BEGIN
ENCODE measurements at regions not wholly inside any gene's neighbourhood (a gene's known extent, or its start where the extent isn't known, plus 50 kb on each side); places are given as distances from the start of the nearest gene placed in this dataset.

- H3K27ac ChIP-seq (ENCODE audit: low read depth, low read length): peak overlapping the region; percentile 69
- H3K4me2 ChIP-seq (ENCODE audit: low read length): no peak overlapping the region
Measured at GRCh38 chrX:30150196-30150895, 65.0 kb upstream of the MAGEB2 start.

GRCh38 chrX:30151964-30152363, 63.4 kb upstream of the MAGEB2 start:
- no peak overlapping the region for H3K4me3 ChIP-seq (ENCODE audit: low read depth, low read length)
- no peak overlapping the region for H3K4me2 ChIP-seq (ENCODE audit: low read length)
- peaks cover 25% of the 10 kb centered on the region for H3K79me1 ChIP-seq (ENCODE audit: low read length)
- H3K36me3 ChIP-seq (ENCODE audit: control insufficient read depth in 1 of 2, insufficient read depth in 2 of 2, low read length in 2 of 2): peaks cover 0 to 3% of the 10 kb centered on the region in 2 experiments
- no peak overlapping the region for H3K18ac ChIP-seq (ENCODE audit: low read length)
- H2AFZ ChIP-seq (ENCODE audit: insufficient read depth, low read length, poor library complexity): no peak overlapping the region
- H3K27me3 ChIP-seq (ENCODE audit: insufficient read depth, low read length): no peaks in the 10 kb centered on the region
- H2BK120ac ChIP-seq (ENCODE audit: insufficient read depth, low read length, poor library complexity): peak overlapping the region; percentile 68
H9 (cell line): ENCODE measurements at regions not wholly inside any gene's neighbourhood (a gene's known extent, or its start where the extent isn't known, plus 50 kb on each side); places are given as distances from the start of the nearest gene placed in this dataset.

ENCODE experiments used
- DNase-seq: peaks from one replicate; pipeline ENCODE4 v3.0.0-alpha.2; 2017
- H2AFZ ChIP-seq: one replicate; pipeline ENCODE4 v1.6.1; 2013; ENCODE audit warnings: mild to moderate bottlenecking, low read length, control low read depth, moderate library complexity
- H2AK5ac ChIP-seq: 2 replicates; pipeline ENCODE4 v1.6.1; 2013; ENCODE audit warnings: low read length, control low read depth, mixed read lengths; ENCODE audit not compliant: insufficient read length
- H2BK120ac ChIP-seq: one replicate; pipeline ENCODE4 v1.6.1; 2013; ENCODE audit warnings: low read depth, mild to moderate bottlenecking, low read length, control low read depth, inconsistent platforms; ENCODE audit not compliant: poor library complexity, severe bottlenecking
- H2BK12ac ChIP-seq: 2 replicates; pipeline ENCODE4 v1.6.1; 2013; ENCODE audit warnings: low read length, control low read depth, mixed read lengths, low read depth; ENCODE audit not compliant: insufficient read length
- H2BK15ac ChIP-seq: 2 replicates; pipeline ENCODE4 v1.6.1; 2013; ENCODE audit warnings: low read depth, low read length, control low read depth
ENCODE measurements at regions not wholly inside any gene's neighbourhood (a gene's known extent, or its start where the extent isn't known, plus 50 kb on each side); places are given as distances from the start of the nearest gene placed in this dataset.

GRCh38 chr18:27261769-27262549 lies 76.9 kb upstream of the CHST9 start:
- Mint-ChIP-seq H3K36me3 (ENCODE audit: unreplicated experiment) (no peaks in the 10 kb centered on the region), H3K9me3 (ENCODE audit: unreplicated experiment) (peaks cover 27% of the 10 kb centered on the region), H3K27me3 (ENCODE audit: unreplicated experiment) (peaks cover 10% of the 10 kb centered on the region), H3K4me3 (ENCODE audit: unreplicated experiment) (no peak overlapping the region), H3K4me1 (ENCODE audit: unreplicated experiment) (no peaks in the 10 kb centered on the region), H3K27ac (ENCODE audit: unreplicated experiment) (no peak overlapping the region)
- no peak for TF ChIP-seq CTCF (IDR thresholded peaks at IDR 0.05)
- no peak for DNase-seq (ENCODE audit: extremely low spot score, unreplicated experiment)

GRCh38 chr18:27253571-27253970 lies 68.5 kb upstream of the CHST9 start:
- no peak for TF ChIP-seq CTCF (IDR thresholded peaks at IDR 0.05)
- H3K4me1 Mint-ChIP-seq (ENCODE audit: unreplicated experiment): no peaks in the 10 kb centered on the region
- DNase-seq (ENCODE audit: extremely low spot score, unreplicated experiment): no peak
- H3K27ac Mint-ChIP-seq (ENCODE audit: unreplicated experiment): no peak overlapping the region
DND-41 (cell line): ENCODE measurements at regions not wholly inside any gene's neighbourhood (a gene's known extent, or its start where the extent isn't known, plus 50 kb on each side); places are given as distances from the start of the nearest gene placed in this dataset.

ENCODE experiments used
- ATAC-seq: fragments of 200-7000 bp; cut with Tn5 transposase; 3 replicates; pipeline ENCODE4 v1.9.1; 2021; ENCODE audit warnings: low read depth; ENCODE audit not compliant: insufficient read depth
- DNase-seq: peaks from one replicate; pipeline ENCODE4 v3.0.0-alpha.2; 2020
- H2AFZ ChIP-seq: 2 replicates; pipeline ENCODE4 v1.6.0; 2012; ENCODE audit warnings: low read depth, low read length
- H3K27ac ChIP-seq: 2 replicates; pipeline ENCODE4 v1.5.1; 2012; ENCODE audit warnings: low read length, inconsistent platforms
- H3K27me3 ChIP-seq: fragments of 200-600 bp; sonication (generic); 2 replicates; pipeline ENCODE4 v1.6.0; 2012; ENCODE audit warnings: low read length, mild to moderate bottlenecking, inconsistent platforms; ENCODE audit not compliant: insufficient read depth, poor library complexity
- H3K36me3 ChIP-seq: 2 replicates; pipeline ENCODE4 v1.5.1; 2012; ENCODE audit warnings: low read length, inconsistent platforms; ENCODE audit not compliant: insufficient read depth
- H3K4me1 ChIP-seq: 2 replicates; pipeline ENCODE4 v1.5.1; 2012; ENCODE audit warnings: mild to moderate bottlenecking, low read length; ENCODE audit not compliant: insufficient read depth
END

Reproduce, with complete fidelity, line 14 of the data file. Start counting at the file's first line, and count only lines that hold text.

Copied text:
H9 (cell line): ENCODE measurements at regions not wholly inside any gene's neighbourhood (a gene's known extent, or its start where the extent isn't known, plus 50 kb on each side); places are given as distances from the start of the nearest gene placed in this dataset.